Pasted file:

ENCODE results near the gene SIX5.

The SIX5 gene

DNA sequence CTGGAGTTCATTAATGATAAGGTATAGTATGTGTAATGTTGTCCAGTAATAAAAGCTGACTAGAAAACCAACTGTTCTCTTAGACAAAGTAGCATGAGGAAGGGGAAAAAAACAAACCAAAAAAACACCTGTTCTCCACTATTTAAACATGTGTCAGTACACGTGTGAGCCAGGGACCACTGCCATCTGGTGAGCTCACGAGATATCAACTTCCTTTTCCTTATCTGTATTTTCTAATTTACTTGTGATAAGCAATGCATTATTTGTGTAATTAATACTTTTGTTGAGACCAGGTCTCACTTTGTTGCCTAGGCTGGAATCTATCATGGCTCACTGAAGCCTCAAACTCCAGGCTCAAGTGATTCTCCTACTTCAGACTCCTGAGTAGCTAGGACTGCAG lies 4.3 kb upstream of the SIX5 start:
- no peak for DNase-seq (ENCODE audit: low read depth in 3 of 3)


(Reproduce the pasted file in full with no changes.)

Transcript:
ENCODE results near the gene SIX5.

The SIX5 gene

DNA sequence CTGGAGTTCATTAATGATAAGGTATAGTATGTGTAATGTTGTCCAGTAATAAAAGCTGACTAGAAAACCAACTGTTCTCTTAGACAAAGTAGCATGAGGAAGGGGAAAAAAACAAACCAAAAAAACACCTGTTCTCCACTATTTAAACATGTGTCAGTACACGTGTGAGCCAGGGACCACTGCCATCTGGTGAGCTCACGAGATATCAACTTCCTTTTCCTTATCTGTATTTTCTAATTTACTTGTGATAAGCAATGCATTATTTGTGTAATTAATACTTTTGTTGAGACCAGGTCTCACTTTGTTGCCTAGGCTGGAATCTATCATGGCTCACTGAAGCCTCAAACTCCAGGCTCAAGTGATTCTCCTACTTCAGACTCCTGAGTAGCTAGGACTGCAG lies 4.3 kb upstream of the SIX5 start:
- no peak for DNase-seq (ENCODE audit: low read depth in 3 of 3)